Building Management Systems

(BMS) is a computer-based control system installed in buildings that controls and monitors the building’s
mechanical and electrical equipment such as ventilation, lighting, power systems, fire systems, and security
systems. It is most common in a large building. Its core function is to manage the environment within the
building and may control temperature, carbon dioxide levels and humidity within a building. As a core function
in most BMS systems, it controls heating and cooling, manages the systems that distribute this air throughout
the building (for example by operating fans or opening/closing dampers), and then locally controls the mixture
of heating and cooling to achieve the desired room temperature. A secondary function sometimes is to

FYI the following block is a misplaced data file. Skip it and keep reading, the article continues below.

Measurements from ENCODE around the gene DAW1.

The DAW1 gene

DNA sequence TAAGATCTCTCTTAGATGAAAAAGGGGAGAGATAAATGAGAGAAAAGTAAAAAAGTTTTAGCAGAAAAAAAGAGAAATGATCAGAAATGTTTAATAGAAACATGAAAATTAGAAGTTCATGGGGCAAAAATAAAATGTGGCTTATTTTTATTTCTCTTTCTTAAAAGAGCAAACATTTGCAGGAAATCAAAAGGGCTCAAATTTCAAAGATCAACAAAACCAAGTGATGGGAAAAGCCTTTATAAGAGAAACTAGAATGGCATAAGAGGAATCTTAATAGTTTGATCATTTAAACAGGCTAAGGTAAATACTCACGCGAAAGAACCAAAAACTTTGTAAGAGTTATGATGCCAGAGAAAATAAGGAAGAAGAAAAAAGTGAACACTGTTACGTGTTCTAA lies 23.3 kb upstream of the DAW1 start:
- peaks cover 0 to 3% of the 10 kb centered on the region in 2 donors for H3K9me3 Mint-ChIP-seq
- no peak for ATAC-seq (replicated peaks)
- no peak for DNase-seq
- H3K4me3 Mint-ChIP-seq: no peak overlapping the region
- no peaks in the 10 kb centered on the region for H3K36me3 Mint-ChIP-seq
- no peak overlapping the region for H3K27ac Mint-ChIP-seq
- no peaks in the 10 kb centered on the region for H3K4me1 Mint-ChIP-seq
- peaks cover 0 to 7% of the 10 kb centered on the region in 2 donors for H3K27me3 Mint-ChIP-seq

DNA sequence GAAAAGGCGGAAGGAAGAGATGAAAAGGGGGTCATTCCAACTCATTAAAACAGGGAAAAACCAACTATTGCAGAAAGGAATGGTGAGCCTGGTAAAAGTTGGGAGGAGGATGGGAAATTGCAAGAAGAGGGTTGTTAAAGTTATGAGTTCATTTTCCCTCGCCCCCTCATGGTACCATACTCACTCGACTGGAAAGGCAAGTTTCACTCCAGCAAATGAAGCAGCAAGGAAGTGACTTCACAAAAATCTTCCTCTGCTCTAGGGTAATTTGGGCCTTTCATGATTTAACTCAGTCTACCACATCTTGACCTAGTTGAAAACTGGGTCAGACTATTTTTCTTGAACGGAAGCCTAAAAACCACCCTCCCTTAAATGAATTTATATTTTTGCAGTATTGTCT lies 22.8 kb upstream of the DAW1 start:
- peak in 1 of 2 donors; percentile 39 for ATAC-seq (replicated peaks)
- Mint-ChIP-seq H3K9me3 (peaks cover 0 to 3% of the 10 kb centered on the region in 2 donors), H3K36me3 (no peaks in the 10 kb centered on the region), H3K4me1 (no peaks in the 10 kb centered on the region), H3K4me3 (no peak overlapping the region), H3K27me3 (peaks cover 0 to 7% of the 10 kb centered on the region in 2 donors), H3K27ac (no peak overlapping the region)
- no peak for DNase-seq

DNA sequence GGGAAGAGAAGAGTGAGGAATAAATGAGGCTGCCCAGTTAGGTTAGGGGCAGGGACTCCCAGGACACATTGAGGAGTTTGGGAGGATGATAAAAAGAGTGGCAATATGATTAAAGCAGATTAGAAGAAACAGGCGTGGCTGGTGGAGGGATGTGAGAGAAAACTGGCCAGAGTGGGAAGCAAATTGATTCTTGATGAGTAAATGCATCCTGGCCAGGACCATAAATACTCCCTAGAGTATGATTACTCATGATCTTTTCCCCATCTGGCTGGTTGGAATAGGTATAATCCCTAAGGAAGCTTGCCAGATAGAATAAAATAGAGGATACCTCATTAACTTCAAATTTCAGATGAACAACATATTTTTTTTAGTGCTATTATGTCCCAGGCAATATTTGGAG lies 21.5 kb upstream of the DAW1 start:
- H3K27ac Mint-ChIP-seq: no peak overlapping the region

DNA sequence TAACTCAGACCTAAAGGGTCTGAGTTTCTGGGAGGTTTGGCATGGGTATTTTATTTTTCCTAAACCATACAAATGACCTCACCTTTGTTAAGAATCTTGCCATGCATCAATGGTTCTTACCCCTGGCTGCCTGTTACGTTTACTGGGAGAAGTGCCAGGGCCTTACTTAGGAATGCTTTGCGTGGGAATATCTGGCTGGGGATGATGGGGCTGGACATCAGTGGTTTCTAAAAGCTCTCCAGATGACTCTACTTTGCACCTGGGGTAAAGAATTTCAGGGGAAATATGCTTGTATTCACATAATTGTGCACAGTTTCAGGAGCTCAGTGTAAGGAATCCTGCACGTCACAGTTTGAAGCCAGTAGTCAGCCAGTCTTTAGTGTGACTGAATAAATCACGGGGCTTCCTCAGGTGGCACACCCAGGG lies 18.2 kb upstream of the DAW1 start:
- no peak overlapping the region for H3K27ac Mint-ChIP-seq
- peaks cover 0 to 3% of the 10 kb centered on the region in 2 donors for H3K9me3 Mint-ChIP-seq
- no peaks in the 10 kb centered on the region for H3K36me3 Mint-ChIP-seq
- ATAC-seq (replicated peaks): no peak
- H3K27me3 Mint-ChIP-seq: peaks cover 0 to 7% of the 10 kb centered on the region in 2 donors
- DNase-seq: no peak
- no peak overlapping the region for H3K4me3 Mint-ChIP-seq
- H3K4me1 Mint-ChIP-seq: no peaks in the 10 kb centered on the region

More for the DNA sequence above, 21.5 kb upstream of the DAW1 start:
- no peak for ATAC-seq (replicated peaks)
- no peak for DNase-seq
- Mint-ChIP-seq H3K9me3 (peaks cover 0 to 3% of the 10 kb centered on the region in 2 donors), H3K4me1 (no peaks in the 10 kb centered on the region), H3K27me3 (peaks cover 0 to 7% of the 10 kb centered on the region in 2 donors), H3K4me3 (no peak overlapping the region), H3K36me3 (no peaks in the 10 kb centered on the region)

monitor the level of human-generated CO2, mixing in outside air with waste air to increase the amount of
oxygen while also minimizing heat/cooling losses. Systems linked to a BMS typically represent 40% of a
building’s energy usage; if lighting is included, this number approaches 70%. BMS systems are a critical
component to managing energy demand. As well as controlling the building’s internal environment, BMS
systems are sometimes linked to access control (turnstiles and access doors controlling who is allowed access
and egress to the building) or other security systems such as closed-circuit television (CCTV) and motion
detectors. Fire alarm systems and elevators are also sometimes linked to a BMS, for example, if a fire is
detected then the system could shut off dampers in the ventilation system to stop smoke spreading and send
all the elevators to the ground floor and park them to prevent people from using them in the event of a fire.